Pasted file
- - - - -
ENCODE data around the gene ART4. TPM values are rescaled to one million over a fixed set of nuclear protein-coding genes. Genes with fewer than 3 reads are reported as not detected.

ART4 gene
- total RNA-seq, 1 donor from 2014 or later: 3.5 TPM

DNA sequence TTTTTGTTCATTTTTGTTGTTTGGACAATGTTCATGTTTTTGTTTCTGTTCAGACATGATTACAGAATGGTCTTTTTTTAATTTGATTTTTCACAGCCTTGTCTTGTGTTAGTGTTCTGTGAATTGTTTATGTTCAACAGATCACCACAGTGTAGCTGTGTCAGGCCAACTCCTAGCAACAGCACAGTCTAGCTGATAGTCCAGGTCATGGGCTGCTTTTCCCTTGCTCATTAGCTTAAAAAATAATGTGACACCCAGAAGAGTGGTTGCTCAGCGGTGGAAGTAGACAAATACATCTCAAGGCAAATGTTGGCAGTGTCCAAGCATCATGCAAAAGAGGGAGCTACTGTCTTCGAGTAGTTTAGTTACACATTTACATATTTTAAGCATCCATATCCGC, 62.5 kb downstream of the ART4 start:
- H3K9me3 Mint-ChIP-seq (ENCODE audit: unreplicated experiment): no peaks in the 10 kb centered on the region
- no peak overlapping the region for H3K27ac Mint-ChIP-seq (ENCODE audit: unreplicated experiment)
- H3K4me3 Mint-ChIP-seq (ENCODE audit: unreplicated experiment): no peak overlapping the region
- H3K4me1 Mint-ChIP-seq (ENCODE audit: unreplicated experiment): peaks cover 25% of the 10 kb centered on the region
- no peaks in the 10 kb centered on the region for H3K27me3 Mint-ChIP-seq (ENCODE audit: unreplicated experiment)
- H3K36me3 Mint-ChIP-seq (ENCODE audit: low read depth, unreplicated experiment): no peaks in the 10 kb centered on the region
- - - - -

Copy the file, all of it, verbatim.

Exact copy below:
ENCODE data around the gene ART4. TPM values are rescaled to one million over a fixed set of nuclear protein-coding genes. Genes with fewer than 3 reads are reported as not detected.

ART4 gene
- total RNA-seq, 1 donor from 2014 or later: 3.5 TPM

DNA sequence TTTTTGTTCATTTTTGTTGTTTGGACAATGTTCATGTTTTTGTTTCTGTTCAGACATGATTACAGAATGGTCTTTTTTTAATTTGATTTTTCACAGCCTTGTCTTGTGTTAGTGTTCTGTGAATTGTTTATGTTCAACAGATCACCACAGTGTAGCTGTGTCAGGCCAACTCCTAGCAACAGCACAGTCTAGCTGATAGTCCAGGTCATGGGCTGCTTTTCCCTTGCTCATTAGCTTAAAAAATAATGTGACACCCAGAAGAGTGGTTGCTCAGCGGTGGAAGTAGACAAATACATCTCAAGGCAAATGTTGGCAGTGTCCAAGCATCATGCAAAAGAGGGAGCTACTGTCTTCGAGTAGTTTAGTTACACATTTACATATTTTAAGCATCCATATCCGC, 62.5 kb downstream of the ART4 start:
- H3K9me3 Mint-ChIP-seq (ENCODE audit: unreplicated experiment): no peaks in the 10 kb centered on the region
- no peak overlapping the region for H3K27ac Mint-ChIP-seq (ENCODE audit: unreplicated experiment)
- H3K4me3 Mint-ChIP-seq (ENCODE audit: unreplicated experiment): no peak overlapping the region
- H3K4me1 Mint-ChIP-seq (ENCODE audit: unreplicated experiment): peaks cover 25% of the 10 kb centered on the region
- no peaks in the 10 kb centered on the region for H3K27me3 Mint-ChIP-seq (ENCODE audit: unreplicated experiment)
- H3K36me3 Mint-ChIP-seq (ENCODE audit: low read depth, unreplicated experiment): no peaks in the 10 kb centered on the region